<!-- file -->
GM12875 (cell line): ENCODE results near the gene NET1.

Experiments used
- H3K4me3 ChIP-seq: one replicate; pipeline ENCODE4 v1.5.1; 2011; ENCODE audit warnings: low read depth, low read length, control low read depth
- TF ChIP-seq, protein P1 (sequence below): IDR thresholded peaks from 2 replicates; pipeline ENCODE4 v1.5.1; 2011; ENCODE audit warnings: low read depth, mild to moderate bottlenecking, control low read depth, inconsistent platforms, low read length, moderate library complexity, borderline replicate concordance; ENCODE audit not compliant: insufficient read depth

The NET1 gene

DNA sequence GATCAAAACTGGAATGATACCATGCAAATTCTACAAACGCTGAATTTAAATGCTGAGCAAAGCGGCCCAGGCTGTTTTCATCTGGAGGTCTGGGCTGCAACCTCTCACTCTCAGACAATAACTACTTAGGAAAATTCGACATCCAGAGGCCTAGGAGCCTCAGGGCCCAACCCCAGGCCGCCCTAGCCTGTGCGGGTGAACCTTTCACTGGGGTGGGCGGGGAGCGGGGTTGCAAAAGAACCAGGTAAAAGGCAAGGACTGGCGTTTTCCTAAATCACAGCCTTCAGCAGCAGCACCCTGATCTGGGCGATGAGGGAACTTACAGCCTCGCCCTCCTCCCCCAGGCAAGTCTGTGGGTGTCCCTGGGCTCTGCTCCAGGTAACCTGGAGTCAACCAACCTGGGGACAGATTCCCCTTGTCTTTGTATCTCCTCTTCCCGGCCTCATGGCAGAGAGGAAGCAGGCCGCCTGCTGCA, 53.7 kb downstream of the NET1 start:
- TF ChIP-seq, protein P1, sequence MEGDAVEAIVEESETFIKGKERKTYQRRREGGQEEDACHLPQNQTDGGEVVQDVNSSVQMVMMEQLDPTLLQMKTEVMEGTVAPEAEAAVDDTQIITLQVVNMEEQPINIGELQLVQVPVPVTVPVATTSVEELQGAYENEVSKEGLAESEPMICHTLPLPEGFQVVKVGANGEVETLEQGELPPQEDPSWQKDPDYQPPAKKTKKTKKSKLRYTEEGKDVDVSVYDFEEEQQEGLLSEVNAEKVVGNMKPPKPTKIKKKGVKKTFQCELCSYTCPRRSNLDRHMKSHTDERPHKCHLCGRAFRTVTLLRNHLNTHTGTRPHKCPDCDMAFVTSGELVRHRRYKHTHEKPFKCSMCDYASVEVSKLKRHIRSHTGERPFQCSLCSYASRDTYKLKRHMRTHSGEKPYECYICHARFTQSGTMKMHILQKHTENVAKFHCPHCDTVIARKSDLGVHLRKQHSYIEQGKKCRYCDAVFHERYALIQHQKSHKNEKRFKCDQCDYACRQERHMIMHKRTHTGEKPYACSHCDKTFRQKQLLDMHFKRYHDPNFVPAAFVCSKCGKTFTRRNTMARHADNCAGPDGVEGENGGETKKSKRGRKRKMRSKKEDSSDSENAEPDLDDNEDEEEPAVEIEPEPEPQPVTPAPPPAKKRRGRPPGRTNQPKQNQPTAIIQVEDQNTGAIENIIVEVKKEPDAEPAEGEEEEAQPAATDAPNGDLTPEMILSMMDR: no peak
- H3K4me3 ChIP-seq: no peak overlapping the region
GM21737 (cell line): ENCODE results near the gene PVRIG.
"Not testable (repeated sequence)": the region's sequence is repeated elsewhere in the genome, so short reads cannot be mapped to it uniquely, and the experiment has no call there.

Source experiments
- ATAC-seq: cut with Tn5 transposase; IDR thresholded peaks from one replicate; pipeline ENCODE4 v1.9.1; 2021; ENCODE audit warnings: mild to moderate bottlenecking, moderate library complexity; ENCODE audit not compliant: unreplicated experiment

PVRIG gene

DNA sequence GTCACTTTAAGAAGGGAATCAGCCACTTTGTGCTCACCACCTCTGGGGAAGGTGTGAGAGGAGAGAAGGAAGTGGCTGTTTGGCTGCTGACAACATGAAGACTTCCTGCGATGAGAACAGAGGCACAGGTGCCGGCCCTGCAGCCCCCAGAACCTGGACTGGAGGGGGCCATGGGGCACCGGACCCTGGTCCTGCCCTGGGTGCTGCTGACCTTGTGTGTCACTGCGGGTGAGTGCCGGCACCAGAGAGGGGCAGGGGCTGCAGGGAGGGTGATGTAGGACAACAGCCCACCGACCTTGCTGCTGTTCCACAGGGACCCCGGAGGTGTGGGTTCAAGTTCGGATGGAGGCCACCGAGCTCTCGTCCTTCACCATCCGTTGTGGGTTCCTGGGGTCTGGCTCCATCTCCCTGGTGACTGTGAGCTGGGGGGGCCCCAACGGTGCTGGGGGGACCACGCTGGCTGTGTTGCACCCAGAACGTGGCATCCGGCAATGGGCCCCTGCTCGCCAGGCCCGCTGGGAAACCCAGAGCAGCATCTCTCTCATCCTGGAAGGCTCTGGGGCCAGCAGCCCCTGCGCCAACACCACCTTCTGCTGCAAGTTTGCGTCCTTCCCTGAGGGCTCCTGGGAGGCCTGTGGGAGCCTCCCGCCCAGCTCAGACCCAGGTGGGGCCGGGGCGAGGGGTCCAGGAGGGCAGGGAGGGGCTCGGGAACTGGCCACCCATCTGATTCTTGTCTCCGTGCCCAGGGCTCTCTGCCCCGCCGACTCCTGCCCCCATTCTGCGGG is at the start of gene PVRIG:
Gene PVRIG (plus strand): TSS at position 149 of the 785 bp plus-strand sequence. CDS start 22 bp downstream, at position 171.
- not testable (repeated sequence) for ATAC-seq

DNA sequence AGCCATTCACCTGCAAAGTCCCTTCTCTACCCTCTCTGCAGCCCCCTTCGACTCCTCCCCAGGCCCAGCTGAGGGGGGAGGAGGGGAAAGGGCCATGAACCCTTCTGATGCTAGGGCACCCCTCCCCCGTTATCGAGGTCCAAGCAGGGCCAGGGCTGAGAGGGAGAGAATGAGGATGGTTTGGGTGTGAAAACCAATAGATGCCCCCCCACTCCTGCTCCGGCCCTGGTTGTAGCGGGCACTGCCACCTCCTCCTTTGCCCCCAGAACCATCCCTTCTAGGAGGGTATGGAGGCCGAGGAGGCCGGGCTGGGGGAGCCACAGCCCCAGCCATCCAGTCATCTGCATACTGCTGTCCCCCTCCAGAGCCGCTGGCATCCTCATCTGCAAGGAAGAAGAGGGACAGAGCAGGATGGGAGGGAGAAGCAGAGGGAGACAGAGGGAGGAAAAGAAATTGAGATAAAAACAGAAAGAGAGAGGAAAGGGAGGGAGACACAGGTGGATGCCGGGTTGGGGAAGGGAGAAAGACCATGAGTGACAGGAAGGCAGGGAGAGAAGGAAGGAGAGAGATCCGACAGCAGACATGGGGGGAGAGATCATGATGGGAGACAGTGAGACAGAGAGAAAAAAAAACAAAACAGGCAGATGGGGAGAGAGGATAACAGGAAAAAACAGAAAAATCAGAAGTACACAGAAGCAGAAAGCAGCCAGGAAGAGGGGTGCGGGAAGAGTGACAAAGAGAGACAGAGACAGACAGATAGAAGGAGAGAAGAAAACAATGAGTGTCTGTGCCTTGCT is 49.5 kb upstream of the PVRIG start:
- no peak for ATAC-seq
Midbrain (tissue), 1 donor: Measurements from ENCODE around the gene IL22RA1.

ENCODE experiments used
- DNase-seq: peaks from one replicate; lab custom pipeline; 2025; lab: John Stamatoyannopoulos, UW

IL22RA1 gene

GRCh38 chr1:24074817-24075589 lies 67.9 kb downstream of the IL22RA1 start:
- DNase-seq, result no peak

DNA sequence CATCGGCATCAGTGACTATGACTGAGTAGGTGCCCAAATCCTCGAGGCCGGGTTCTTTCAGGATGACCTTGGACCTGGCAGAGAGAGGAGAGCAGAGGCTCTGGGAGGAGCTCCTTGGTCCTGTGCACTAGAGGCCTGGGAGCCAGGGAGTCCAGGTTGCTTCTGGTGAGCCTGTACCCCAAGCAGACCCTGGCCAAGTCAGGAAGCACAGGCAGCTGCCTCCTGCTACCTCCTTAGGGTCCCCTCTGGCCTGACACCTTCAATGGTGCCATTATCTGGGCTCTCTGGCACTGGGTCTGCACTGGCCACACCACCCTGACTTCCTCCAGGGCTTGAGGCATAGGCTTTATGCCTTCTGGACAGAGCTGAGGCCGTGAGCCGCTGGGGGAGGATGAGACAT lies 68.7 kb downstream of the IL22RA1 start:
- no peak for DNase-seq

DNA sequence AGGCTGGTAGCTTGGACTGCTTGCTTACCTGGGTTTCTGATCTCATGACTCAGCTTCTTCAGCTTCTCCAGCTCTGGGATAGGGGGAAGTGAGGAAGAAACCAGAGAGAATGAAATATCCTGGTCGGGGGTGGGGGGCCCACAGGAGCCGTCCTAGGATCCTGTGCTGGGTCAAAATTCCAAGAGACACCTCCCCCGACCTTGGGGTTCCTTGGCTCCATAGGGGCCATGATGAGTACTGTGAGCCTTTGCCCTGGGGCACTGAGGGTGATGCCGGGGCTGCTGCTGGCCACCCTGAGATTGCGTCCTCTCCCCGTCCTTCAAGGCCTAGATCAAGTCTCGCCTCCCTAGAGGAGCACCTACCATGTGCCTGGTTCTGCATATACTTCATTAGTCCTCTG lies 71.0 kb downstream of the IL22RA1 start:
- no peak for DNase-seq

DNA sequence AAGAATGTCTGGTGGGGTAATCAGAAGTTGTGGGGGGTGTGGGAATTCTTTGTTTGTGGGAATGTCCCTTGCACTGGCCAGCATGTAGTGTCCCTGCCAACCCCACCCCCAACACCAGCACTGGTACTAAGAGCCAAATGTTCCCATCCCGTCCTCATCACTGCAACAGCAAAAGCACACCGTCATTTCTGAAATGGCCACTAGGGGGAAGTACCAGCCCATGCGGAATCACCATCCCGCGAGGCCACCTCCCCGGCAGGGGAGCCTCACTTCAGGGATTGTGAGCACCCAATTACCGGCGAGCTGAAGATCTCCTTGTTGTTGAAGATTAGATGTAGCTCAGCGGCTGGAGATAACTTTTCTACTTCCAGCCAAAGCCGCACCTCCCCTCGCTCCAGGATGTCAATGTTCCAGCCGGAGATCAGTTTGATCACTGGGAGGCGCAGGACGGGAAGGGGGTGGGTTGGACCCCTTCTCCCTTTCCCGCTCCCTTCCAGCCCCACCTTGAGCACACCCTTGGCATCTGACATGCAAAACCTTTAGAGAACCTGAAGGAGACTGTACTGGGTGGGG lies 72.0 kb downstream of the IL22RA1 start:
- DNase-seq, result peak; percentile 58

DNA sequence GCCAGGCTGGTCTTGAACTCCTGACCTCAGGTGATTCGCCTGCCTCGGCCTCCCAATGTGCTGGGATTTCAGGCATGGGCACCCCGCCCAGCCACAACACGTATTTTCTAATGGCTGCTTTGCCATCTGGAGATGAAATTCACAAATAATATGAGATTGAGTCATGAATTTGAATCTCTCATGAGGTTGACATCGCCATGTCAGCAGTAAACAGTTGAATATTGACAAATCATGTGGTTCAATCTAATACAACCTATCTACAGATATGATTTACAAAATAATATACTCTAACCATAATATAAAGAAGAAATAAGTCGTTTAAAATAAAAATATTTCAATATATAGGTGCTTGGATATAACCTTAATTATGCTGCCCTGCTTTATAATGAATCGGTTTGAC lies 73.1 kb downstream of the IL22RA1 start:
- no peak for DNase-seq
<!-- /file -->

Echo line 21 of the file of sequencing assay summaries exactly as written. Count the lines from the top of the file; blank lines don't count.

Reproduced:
- DNase-seq: peaks from one replicate; lab custom pipeline; 2025; lab: John Stamatoyannopoulos, UW